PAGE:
The applications of a hermeneutic model of TV textuality to questions of Aboriginal visual literacy can now be made clear. We will not be able to retrieve the pertinent data, to 'see' the Aboriginal experience through any of the usual research protocols which link media texts abstracted from one position in the circle, as stimuli, with audience response at another position, when the intervening transformations of the text are not accounted for. Experimental simulations of viewing and questionnaire/survey methods which create new and unaccountable textual positions, are revealed to be inadequate and misleading for any audience. For audiences who negotiate their texts in unique and unfamiliar cultural settings, findings so produced are not only misleading; they may contribute to the problem of completing the circle of interpretation, further isolating and fragmenting the voice and experience of particular audiences.
Recent Aboriginal responses to this created and enforced silence have been to intercept the technology and engineer sub-networks of production and transmission attempting to link their own local interpretative circles to the national system, as well as to maintain filters for alien media. Aboriginal media organisations' bids for TV licenses both locally and in competition with regional suppliers, seek to create 'Aboriginal Media for Aboriginal People' connected to, but textually independent of European media systems. Two results are possible. Either licenses will be awarded and these unique sub-networks will have to incorporate aspects of this system into their own, as special programming 'windows' for limited local insertion or increased participation of independent Aboriginal producers in mainstream media.
Of these options, the former seems most attractive, allowing as it does for Aboriginal producers and audiences to tailor media services to emergent needs on the local and regional level. From the perspective of the model, this assures an intimate correspondence between Aboriginal producers and viewers capable of developing over time a system for the creation and circulation of culturally appropriate texts. But it is unclear whether this will promote cultural separatism, a kind of electronic apartheid, which some would argue is unacceptable. The question which must be raised, but cannot be answered here is which option poses the most potential not only for cultural maintenance, but for the achievement of political power.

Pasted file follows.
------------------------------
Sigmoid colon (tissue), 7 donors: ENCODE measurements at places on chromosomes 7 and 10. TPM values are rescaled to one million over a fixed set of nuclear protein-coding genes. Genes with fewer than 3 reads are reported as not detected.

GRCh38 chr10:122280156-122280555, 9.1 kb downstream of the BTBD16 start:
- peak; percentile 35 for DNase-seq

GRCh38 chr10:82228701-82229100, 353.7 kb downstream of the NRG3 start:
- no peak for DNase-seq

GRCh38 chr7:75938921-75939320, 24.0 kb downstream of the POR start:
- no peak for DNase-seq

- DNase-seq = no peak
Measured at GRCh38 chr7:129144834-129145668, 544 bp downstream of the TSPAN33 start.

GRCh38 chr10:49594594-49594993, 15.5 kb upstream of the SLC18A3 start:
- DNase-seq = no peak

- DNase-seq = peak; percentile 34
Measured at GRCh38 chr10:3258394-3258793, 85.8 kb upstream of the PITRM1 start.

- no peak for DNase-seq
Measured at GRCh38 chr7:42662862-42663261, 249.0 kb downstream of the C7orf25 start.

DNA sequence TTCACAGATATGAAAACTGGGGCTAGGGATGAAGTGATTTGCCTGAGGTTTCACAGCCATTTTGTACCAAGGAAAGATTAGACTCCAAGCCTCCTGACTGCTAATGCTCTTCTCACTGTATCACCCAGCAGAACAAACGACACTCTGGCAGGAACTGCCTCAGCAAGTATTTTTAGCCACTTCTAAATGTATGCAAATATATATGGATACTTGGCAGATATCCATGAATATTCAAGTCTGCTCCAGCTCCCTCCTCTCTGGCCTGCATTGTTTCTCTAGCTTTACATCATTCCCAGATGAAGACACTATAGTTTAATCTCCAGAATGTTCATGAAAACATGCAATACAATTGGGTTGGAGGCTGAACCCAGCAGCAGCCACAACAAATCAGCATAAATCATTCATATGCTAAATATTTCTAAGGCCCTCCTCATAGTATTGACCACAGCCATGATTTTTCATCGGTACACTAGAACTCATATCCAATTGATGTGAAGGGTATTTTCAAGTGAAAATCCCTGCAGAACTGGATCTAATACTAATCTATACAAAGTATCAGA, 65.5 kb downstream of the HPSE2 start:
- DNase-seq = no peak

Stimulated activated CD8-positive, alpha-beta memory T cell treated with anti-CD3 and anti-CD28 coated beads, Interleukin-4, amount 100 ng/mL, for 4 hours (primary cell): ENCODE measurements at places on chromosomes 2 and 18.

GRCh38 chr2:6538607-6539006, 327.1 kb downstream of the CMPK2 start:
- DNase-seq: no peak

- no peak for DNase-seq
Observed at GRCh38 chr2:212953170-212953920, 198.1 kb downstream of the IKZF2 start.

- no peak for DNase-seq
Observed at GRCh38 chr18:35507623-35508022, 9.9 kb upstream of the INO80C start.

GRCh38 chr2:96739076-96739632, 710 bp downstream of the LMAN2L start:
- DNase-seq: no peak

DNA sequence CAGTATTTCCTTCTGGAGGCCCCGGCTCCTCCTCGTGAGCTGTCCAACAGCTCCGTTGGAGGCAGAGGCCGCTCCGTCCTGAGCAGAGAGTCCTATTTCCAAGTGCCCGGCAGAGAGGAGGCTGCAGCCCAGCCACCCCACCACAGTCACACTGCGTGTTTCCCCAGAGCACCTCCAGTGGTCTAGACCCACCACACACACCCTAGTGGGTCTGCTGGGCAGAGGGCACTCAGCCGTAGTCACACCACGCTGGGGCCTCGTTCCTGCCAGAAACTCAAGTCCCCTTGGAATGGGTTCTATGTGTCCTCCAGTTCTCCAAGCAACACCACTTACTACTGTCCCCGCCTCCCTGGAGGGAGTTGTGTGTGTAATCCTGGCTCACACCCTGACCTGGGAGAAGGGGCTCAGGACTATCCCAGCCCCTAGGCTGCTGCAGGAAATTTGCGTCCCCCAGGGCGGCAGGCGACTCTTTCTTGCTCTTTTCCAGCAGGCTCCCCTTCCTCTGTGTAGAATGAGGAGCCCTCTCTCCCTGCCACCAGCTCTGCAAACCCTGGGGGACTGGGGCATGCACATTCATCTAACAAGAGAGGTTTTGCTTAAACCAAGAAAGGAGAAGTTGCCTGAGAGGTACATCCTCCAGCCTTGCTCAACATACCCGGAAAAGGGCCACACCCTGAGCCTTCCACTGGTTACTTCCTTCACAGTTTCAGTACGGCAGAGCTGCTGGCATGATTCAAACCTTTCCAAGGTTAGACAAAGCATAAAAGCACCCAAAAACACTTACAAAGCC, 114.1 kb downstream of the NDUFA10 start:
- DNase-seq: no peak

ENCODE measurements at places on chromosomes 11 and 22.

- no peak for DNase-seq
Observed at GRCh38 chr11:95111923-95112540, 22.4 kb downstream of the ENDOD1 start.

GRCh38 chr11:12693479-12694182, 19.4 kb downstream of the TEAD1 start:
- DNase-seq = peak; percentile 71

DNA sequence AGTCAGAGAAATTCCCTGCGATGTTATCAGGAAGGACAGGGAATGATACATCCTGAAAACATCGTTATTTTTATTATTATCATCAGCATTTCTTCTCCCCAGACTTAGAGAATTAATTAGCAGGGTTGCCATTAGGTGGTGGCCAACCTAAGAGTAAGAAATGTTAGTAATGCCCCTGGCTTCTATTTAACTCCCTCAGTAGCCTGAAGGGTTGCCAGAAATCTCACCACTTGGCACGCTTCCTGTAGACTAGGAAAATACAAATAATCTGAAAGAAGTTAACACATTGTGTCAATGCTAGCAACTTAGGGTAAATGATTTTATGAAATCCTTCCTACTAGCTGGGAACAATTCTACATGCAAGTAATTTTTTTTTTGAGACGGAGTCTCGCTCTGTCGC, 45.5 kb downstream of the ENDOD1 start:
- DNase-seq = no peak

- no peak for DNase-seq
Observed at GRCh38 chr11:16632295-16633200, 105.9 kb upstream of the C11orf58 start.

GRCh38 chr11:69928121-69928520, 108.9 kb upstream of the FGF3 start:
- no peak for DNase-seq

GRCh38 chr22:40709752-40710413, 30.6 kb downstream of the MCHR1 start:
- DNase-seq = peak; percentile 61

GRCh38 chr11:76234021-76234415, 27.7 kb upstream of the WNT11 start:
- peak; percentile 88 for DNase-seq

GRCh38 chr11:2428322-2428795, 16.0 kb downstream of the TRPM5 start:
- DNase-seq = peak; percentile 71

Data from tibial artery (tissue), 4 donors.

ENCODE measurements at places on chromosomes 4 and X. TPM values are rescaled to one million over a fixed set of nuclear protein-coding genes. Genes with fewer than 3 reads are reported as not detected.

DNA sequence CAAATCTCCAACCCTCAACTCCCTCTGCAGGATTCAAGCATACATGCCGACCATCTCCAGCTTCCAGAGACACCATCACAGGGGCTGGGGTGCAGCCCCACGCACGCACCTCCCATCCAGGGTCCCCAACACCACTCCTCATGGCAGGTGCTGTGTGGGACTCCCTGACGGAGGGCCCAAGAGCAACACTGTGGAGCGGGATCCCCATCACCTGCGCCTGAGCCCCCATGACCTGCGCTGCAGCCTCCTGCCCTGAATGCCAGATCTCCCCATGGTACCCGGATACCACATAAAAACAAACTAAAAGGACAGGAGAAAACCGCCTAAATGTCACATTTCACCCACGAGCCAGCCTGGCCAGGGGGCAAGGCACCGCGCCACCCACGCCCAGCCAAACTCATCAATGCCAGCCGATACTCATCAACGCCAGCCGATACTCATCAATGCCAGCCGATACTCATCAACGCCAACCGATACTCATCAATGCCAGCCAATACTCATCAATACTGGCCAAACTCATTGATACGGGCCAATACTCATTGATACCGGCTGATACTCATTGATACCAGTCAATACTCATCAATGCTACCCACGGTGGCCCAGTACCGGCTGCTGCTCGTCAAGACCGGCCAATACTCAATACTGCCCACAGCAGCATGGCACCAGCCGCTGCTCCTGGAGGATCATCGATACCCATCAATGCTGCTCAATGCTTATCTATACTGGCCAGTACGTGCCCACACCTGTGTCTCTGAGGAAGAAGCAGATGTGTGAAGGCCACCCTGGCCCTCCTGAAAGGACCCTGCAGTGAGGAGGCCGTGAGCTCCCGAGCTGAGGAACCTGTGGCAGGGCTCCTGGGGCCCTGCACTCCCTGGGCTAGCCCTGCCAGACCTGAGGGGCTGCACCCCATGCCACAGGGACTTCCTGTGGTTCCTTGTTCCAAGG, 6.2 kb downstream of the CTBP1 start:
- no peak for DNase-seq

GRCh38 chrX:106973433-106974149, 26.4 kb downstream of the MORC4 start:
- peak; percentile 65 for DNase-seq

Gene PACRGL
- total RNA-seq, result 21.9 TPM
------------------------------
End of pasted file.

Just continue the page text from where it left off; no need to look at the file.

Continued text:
The system of TV textuality described in this essay may serve to interpolate pluralistic audiences by describing a common pool of semiotic resources while identifying sub-cultural distinctiveness in the diverse readings negotiated in more discrete face-to-face associational groups. Until we can be more precise about the consequences of sharing symbols, but not meanings; sharing texts, but not interpretations, the full social and cultural significance of the electronic text cannot be assessed.
1 See J. Radway, Reading the Romance (Chapel Hill: University of North Carolina Press, 1984).
2 Eric Michaels, "Constraints on Knowledge in an Economy of Oral Information", Current Anthropology, v. 26, n. 4 (1985); Michaels, The Aboriginal Invention of Television (Canberra: Australian Institute of Aboriginal Studies, 1986); and Michaels, "Hollywood Iconography: A Warlpiri Reading", in P. Drummond and R. Paterson eds., Television and its Audience (London: British Film Institute, 1987).
3 Eric Michaels and L. J. Japanangka, "The Cost of Video at Yuendumu", Media Information Australia, n. 32, 1984, pp. 17-25.
4 Eric Michaels, "TV Tribes", PhD Dissertation, University of Texas, Austin, 1982.
5 Ien Ang, Watching Dallas (trans. Coutling) (London: Methuen, 1983); and E. Katz and T. Liebes, "Mutual Aid in the Decoding of Dallas: Preliminary Notes from a Cross-Cultural Study", in P. Drummond and R. Paterson eds., Television in Transition (London: British Film Institute, 1985).